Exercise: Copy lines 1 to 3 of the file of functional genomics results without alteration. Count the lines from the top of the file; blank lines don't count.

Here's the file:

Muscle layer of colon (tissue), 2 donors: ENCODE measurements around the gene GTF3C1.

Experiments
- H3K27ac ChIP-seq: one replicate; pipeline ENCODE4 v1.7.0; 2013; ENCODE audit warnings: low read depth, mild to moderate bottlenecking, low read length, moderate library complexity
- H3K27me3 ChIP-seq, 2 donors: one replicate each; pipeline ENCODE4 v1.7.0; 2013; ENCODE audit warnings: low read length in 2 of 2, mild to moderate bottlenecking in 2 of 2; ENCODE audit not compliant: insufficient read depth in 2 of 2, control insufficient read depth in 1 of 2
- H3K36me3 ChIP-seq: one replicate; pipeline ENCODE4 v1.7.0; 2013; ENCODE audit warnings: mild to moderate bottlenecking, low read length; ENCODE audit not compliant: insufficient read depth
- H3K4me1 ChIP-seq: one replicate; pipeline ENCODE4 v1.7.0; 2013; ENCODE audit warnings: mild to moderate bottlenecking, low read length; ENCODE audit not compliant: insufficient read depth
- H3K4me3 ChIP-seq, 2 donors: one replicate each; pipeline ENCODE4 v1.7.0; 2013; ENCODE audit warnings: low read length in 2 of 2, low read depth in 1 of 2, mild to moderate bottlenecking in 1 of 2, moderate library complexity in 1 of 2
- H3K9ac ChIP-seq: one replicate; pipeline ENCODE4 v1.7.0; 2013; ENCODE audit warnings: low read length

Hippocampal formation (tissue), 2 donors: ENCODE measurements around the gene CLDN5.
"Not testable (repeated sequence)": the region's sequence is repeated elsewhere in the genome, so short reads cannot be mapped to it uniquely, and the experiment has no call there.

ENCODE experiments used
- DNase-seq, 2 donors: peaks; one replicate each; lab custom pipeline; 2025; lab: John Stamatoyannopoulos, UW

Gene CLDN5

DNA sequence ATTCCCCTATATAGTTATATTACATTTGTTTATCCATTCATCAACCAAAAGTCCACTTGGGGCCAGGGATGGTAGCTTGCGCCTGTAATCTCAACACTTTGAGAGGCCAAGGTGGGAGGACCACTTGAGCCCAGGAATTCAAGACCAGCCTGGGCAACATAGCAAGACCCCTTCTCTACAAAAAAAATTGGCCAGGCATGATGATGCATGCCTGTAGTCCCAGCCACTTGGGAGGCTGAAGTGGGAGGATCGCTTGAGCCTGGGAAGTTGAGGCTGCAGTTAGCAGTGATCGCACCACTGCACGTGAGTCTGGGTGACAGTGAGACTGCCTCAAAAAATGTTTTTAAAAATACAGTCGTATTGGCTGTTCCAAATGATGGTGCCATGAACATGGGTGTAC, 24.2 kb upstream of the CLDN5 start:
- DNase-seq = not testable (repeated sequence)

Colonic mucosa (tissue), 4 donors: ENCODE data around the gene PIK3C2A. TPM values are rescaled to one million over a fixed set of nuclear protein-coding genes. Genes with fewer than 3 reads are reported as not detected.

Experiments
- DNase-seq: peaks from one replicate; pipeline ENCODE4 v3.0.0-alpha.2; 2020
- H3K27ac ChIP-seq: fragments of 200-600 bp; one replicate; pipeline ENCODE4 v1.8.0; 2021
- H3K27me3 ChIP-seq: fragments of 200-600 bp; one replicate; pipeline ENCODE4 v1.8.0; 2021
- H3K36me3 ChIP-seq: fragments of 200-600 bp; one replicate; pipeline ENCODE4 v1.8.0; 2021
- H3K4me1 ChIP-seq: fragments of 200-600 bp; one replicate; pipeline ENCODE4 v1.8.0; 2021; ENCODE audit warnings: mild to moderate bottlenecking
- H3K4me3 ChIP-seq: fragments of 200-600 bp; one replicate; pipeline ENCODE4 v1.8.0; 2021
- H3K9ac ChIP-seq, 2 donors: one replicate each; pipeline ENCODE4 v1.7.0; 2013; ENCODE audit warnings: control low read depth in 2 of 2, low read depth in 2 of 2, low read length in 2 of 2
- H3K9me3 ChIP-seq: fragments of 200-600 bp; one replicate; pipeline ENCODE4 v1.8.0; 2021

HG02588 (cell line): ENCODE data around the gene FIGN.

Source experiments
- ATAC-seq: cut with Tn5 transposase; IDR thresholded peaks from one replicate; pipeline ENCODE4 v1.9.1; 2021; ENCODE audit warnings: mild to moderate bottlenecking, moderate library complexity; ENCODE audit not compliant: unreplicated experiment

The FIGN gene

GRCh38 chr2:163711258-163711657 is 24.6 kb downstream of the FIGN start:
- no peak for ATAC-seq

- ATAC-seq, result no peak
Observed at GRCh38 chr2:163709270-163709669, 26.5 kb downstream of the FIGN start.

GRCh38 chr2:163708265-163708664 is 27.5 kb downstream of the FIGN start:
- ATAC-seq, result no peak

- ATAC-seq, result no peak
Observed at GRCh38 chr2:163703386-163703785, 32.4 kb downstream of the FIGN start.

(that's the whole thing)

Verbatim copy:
Muscle layer of colon (tissue), 2 donors: ENCODE measurements around the gene GTF3C1.

Experiments
- H3K27ac ChIP-seq: one replicate; pipeline ENCODE4 v1.7.0; 2013; ENCODE audit warnings: low read depth, mild to moderate bottlenecking, low read length, moderate library complexity